by Patrick Ehlers and Mark Mitchell
This article contains SPOILERS. If you haven’t read the issue yet, proceed at your own risk!
Darth Vader: You are overly fond of talking.
Doctor Aphra: I’m nervous.
-Darth Vader 3
Patrick: Chelli Lona Aphra is a motormouth. She’ll unleash a torrent of words when she’s confident, when she’s nervous, when she’s got something to hide, and when she’s got something to say. It makes it tough to get a read on her, but after 20 issues of her own series and a bunch of appearances in Darth Vader, the reader has the benefit of familiarity. By this point in our journey with her, we sorta know Doctor Aphra. The Imperial chumps trying to probe her for information, on the other hand, don’t stand a chance of untangling the truth. Writer Si Spurrier leverages dramatic irony, both in the form of the reader’s past experiences with Aphra and by contrasting his words with Kev Walker’s art, to dig deeper into the character of Doctor Aphra.
The issue opens opaquely — a band of prisoners following a droid around an artificial asteroid made of derelict spacecraft. Walker doesn’t draw any faces on these characters for the first three pages, intentionally keeping us in the dark about who and what we’re really seeing. We are left at the mercy of the words, which are coming from Aphra’s own diegetic narration. That means that Aphra is actually speaking to someone in the universe of the story: we’re not privy to her private thoughts. Spurrier makes this explicit in the very first sentence:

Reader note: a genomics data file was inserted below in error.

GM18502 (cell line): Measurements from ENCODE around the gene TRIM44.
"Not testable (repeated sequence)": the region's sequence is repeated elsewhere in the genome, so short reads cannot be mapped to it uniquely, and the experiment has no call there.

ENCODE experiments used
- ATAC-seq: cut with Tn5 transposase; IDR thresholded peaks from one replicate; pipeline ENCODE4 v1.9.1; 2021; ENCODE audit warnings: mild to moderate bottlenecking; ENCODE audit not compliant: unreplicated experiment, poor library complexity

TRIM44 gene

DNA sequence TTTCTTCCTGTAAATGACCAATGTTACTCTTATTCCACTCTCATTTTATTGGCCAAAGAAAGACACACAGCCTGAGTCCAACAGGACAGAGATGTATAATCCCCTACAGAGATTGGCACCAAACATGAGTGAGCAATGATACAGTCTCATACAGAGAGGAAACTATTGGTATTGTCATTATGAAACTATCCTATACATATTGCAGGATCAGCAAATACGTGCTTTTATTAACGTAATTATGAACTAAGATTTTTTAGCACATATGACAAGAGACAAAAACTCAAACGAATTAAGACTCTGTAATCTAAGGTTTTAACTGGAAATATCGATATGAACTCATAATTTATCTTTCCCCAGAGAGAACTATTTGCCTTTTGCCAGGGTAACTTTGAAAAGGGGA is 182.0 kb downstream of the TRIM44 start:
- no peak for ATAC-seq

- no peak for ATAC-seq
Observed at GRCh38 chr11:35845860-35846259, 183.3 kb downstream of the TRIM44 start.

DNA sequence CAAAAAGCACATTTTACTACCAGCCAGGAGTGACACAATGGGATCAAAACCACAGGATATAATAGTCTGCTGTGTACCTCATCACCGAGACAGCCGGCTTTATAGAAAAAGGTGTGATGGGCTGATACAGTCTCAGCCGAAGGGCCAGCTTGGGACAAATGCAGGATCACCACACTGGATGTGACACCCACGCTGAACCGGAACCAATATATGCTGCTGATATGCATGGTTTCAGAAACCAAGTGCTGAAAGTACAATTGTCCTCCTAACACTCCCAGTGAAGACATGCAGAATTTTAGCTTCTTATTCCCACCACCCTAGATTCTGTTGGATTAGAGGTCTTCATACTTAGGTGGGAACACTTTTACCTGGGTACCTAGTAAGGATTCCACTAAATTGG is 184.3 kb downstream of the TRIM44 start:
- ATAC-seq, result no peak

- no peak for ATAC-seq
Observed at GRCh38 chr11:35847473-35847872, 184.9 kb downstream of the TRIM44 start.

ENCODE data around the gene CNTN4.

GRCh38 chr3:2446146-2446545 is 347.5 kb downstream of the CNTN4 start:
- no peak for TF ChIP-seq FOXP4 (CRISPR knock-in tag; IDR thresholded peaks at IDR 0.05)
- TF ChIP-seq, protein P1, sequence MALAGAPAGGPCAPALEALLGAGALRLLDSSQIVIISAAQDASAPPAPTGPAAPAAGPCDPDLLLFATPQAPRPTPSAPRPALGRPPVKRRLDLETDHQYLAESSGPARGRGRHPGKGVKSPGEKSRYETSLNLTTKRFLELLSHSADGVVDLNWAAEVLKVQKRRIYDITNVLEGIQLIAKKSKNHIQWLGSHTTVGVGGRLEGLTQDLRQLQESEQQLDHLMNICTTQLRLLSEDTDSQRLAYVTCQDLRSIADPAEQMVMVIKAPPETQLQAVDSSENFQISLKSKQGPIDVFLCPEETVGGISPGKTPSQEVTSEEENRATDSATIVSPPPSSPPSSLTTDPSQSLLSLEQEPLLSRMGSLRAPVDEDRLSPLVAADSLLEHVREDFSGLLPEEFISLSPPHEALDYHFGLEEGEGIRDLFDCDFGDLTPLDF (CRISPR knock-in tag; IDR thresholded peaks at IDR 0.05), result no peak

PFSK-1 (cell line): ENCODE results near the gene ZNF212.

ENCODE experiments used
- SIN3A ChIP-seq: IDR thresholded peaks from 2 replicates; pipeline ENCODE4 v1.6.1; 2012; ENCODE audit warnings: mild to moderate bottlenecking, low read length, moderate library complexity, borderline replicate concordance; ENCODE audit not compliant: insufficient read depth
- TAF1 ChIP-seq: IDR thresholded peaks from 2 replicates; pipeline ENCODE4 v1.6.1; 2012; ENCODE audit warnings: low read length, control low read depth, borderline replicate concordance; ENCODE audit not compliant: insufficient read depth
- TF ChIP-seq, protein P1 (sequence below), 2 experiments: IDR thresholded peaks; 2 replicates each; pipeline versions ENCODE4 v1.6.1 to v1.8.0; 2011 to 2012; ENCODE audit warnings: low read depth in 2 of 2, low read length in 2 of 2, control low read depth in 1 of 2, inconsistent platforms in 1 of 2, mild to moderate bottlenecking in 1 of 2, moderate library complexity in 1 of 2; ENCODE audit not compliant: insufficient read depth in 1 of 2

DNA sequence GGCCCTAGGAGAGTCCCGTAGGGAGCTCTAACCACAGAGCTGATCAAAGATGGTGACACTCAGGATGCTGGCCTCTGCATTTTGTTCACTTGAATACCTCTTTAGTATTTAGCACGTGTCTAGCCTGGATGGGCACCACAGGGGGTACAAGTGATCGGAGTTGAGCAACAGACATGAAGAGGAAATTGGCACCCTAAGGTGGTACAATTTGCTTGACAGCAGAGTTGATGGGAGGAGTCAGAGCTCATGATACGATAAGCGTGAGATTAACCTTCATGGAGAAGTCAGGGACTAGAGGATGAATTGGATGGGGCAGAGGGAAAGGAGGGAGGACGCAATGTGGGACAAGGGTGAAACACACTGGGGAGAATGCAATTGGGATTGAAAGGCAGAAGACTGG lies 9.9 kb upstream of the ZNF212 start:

“So you want me to just… talk? Okay… well… let’s see…”
This implies both an audience and a prompt. She has been told to talk. Someone wants information and Aphra has it. Torture? Confession? Intervention? At this point, it doesn’t really matter. From the first page, we have this tension between the status Aphra has in Walker’s drawings — she’s a prisoner — and the status she has in the narration — she’s an asset. Get used to tension between what we’re seeing and what we’re reading: that’s what this whole issue is about.
When giving the rundown about how this whole prisoner-scavenging operation works, Aphra glosses over one of the more terrifying (and more relevant) facts. If the prisoners stray too far from their hubdroid, an implant in their neck explodes. As she’s being grilled by the guards who support that policy, she twists this into some kind of positive. Walker’s art is incapable of such twists.
In the very next panel, poor Convict 2317 is just another fireball on the surface of a space hulk.
Spurrier and Walker are training the reader to not trust a single set of resources. Don’t trust what you read if it conflicts with what you see. The next step in this journey is “Don’t trust what you see if it conflicts with what you remember” with the introduction of Dek-Nil. Dek-Nil is an oddly poetic probability droid, and former co-conspirator with Doctor Aphra.
Dek-Nil’s metaphor-heavy method of communicating makes him harder to understand than Darmok. But our history with Doctor Aphra (both the character and the series) clues us in to her advantage here — this colorful droid is her friend, and he’s going to help her out.